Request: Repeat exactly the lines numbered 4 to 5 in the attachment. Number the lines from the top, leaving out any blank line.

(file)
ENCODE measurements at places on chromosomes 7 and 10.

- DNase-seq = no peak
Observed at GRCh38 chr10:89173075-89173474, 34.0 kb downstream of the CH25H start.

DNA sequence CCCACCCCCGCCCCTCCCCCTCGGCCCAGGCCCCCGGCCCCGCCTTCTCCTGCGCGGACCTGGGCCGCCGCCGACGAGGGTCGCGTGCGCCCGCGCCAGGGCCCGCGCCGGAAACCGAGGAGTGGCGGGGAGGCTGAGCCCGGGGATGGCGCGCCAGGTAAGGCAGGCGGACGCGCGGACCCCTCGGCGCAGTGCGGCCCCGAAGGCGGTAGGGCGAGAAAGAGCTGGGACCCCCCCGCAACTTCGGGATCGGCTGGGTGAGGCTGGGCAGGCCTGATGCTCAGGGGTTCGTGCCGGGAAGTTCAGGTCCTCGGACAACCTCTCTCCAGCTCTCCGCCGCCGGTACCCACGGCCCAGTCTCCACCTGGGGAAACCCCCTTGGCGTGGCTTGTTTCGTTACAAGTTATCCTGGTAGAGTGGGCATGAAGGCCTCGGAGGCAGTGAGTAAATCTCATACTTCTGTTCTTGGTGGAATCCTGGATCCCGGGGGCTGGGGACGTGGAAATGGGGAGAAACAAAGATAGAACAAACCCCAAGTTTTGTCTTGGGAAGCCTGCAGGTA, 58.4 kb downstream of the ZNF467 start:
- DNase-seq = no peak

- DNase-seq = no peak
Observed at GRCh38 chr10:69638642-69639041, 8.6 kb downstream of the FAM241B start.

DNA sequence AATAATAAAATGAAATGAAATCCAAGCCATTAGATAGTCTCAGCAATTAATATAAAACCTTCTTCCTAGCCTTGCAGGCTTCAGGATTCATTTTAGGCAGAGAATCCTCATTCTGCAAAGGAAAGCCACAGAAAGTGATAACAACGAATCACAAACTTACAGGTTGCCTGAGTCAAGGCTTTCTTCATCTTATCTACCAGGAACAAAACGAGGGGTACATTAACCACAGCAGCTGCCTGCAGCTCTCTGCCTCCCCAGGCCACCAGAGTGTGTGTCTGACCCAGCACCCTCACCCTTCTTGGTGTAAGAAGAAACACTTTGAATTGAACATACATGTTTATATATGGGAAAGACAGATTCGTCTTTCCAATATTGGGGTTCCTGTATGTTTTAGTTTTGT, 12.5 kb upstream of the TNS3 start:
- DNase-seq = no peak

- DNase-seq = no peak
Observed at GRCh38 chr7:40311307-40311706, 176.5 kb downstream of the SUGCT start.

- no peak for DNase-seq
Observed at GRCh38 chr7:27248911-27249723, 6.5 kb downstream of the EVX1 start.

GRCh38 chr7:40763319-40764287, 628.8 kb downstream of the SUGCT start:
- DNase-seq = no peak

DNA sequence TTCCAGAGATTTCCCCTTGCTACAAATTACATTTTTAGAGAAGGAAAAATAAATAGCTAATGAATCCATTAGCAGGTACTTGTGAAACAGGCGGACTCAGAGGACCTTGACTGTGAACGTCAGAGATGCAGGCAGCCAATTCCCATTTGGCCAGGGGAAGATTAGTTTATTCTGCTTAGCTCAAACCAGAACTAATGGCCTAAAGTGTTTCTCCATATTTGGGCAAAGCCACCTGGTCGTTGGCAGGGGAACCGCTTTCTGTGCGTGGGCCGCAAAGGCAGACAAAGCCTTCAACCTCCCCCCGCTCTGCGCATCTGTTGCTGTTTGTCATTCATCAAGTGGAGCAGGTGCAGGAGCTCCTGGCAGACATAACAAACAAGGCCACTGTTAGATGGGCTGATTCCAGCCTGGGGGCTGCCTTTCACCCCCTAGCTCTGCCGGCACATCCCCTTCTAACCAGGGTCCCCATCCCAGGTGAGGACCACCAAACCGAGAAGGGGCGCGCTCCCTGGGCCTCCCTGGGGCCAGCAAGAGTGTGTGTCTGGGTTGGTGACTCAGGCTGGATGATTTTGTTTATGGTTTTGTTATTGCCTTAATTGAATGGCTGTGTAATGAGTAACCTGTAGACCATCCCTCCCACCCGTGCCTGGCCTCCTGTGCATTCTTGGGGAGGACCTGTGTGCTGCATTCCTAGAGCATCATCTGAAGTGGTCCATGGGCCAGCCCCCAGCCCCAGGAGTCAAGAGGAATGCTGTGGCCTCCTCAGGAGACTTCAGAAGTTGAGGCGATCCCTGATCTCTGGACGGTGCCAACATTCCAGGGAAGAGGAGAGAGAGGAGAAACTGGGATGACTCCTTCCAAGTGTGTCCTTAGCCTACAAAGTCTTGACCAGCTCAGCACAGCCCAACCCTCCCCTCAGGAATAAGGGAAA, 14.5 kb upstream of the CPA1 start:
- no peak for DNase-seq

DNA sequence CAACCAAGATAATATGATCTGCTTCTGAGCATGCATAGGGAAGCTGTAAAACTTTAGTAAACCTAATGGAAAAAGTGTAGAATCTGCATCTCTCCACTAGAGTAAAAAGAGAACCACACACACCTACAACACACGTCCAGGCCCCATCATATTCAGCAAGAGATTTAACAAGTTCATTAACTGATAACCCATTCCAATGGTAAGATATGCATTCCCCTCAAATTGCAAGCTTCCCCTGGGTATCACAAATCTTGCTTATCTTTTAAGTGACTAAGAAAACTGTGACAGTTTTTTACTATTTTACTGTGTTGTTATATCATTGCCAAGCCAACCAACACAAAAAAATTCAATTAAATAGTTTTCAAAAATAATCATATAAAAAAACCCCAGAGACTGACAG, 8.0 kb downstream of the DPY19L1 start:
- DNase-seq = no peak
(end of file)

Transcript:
DNA sequence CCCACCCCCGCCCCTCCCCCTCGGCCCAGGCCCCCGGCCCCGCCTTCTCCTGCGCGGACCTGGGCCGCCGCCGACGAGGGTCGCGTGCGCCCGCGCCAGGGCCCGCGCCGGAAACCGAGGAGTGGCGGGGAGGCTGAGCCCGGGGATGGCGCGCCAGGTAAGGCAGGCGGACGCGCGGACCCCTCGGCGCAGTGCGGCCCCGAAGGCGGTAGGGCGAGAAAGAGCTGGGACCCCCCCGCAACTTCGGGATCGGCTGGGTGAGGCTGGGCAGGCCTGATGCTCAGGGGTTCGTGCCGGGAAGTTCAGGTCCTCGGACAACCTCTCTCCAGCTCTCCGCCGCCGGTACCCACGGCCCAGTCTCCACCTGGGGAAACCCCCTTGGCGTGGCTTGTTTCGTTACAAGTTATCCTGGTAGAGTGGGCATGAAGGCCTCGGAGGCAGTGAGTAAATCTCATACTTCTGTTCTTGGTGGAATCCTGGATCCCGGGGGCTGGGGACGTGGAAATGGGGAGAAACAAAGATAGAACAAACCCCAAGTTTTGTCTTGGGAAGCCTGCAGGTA, 58.4 kb downstream of the ZNF467 start:
- DNase-seq = no peak